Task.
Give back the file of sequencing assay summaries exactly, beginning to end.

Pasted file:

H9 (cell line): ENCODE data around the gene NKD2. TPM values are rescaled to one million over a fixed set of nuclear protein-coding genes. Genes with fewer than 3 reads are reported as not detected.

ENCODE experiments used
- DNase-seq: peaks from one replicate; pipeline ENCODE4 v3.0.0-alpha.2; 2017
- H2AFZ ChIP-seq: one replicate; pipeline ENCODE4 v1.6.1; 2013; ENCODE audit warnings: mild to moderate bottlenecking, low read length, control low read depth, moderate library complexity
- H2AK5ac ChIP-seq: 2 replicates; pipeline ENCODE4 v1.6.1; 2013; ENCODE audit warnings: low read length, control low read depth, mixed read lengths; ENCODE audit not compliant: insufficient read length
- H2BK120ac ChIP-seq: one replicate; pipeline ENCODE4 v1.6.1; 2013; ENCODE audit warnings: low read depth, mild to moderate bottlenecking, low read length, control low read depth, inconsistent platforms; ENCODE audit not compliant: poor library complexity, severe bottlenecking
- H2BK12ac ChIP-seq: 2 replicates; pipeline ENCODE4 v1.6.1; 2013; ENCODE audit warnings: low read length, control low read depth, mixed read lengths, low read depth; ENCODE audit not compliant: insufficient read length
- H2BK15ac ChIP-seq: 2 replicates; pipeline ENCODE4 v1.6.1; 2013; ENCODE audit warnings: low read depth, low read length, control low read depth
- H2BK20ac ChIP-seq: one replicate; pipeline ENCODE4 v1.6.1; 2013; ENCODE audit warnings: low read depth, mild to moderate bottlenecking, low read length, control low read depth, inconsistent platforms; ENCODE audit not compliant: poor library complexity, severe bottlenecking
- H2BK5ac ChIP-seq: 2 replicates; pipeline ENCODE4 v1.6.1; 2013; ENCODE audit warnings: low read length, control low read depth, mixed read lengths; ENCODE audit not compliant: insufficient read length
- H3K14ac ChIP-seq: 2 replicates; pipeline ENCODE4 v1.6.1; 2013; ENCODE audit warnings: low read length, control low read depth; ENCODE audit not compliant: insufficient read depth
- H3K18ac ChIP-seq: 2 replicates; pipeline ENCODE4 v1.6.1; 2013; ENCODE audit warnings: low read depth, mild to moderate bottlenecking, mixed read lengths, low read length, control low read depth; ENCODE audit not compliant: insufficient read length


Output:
H9 (cell line): ENCODE data around the gene NKD2. TPM values are rescaled to one million over a fixed set of nuclear protein-coding genes. Genes with fewer than 3 reads are reported as not detected.

ENCODE experiments used
- DNase-seq: peaks from one replicate; pipeline ENCODE4 v3.0.0-alpha.2; 2017
- H2AFZ ChIP-seq: one replicate; pipeline ENCODE4 v1.6.1; 2013; ENCODE audit warnings: mild to moderate bottlenecking, low read length, control low read depth, moderate library complexity
- H2AK5ac ChIP-seq: 2 replicates; pipeline ENCODE4 v1.6.1; 2013; ENCODE audit warnings: low read length, control low read depth, mixed read lengths; ENCODE audit not compliant: insufficient read length
- H2BK120ac ChIP-seq: one replicate; pipeline ENCODE4 v1.6.1; 2013; ENCODE audit warnings: low read depth, mild to moderate bottlenecking, low read length, control low read depth, inconsistent platforms; ENCODE audit not compliant: poor library complexity, severe bottlenecking
- H2BK12ac ChIP-seq: 2 replicates; pipeline ENCODE4 v1.6.1; 2013; ENCODE audit warnings: low read length, control low read depth, mixed read lengths, low read depth; ENCODE audit not compliant: insufficient read length
- H2BK15ac ChIP-seq: 2 replicates; pipeline ENCODE4 v1.6.1; 2013; ENCODE audit warnings: low read depth, low read length, control low read depth
- H2BK20ac ChIP-seq: one replicate; pipeline ENCODE4 v1.6.1; 2013; ENCODE audit warnings: low read depth, mild to moderate bottlenecking, low read length, control low read depth, inconsistent platforms; ENCODE audit not compliant: poor library complexity, severe bottlenecking
- H2BK5ac ChIP-seq: 2 replicates; pipeline ENCODE4 v1.6.1; 2013; ENCODE audit warnings: low read length, control low read depth, mixed read lengths; ENCODE audit not compliant: insufficient read length
- H3K14ac ChIP-seq: 2 replicates; pipeline ENCODE4 v1.6.1; 2013; ENCODE audit warnings: low read length, control low read depth; ENCODE audit not compliant: insufficient read depth
- H3K18ac ChIP-seq: 2 replicates; pipeline ENCODE4 v1.6.1; 2013; ENCODE audit warnings: low read depth, mild to moderate bottlenecking, mixed read lengths, low read length, control low read depth; ENCODE audit not compliant: insufficient read length